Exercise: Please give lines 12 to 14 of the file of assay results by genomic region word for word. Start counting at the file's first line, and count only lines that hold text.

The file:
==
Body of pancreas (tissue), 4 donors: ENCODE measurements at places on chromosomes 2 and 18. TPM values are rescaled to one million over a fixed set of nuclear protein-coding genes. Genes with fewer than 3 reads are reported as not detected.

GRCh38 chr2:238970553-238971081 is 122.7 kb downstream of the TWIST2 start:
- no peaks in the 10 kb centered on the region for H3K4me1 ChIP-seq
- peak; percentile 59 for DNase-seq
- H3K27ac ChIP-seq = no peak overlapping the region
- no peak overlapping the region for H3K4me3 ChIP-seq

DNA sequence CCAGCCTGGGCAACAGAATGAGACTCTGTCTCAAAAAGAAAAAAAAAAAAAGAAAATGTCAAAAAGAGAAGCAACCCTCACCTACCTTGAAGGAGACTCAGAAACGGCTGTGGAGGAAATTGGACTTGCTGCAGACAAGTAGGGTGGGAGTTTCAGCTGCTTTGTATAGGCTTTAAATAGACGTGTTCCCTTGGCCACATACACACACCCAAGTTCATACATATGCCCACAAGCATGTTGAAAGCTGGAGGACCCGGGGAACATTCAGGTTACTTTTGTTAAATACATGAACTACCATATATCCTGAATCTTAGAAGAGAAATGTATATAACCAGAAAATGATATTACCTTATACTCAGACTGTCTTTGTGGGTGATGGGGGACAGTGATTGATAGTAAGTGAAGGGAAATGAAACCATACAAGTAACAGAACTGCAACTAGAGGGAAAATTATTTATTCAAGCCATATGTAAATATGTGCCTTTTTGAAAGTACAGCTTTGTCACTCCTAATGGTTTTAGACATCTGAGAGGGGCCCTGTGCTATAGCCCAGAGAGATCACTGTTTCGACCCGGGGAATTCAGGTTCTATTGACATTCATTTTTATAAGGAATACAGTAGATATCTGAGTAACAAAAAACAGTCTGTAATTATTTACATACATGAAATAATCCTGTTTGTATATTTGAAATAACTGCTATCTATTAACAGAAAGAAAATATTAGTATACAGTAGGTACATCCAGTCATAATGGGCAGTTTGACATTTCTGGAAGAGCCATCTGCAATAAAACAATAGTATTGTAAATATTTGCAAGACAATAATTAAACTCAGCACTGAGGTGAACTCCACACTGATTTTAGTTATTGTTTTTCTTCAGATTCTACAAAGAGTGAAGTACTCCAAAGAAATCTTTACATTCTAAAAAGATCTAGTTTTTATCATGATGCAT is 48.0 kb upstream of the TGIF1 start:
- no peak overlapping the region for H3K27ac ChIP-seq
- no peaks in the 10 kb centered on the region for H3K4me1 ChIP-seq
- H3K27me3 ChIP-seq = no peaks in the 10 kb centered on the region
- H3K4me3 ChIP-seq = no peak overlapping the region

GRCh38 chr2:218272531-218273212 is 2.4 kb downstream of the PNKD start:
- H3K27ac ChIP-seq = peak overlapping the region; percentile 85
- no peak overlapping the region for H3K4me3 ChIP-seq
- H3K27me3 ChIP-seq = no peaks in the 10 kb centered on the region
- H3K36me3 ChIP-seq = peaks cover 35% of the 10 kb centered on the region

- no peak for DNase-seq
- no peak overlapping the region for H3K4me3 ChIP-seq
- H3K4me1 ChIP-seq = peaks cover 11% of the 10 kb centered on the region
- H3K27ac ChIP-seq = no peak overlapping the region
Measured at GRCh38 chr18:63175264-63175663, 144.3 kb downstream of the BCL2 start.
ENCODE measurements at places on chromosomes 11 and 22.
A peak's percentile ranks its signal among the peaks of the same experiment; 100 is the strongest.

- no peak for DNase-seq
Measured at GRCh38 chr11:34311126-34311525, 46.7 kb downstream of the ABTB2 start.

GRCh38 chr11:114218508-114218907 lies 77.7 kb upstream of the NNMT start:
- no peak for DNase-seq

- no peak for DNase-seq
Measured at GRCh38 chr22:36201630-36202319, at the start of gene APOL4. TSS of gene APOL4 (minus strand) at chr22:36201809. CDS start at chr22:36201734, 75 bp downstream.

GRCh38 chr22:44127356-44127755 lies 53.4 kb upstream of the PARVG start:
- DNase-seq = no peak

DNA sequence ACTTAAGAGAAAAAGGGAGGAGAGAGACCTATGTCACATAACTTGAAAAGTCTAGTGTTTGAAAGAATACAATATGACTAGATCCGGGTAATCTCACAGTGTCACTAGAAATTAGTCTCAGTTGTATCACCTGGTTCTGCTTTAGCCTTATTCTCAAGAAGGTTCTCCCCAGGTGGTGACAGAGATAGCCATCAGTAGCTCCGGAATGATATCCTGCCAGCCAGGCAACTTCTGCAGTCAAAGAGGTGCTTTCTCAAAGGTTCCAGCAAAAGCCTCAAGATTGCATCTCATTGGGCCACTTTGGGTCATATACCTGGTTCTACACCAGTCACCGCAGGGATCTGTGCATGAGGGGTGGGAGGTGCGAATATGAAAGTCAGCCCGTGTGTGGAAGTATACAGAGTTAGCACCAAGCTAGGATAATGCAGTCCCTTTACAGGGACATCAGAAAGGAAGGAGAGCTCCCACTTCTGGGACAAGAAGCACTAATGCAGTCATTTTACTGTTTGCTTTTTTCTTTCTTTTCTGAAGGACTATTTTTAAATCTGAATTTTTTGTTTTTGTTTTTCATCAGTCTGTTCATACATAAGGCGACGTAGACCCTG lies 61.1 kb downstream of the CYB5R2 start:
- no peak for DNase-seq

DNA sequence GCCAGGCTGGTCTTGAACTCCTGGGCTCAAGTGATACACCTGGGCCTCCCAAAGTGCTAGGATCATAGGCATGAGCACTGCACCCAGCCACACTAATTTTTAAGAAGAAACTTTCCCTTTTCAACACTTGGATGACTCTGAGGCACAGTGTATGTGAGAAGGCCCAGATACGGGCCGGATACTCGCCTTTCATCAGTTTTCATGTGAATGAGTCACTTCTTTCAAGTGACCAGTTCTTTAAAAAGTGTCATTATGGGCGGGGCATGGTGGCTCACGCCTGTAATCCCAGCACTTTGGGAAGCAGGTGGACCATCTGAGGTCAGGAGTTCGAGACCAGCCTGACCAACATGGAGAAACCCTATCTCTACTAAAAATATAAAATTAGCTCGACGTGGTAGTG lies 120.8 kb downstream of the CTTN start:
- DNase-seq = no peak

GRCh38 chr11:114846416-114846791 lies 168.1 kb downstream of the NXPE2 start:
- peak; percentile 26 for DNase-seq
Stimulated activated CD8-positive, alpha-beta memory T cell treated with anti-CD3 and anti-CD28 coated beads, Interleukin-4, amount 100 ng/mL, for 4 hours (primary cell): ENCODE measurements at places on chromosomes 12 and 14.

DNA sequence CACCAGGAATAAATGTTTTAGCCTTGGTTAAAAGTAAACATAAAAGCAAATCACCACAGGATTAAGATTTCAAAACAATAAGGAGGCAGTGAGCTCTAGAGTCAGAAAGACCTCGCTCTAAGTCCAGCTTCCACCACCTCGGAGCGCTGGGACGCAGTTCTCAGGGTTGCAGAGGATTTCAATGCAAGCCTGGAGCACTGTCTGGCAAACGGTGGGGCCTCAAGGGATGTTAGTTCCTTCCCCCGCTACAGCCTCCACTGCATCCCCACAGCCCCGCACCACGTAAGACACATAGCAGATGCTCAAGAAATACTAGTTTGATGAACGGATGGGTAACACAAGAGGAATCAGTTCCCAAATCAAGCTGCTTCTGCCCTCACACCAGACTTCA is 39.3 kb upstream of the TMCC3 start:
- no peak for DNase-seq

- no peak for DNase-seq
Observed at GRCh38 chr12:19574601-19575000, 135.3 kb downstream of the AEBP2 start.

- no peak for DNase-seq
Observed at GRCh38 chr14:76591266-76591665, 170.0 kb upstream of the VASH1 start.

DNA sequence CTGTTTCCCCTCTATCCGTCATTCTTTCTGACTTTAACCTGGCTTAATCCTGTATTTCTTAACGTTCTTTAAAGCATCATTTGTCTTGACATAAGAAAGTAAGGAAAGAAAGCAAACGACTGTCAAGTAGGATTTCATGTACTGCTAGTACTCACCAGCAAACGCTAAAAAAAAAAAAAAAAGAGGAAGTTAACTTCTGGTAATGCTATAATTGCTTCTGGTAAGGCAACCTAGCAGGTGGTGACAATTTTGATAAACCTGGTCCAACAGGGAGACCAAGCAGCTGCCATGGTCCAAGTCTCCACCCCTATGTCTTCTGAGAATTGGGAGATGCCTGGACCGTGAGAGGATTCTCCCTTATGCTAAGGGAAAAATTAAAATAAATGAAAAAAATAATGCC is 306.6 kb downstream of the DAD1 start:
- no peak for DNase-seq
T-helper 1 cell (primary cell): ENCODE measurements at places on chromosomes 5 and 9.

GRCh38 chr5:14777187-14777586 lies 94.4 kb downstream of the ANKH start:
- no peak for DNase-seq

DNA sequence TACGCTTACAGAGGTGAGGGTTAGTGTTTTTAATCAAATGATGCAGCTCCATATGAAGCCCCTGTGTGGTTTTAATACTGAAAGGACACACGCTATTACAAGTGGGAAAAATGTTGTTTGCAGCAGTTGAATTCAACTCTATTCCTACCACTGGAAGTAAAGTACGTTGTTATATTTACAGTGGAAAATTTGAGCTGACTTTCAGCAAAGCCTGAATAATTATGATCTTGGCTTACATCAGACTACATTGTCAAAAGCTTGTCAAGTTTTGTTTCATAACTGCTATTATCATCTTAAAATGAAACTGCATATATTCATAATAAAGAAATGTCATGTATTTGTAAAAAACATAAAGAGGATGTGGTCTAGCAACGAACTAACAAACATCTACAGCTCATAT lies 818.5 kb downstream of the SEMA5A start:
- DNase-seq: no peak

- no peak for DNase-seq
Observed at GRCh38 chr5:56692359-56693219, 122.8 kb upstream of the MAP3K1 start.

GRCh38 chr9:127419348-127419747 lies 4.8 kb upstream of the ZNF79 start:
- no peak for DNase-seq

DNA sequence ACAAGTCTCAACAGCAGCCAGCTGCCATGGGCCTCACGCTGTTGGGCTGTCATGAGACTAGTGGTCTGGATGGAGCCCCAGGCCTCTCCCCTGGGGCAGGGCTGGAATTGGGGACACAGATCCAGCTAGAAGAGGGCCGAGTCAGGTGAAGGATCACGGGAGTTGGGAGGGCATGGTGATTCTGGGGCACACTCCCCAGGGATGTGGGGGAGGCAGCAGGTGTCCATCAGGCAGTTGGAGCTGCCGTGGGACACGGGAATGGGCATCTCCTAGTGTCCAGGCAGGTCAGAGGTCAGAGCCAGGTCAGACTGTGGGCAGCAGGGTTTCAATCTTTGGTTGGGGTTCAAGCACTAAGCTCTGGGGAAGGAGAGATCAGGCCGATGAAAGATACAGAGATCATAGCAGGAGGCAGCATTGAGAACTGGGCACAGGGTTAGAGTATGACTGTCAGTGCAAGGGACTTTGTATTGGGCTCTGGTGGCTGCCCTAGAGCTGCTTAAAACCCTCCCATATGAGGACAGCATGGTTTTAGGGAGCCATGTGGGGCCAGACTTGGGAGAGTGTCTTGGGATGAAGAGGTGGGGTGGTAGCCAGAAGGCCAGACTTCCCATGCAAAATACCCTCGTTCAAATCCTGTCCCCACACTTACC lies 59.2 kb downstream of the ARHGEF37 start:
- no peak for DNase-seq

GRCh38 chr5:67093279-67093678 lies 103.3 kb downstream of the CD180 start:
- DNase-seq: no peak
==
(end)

GRCh38 chr2:218272531-218273212 is 2.4 kb downstream of the PNKD start:
- H3K27ac ChIP-seq = peak overlapping the region; percentile 85
- no peak overlapping the region for H3K4me3 ChIP-seq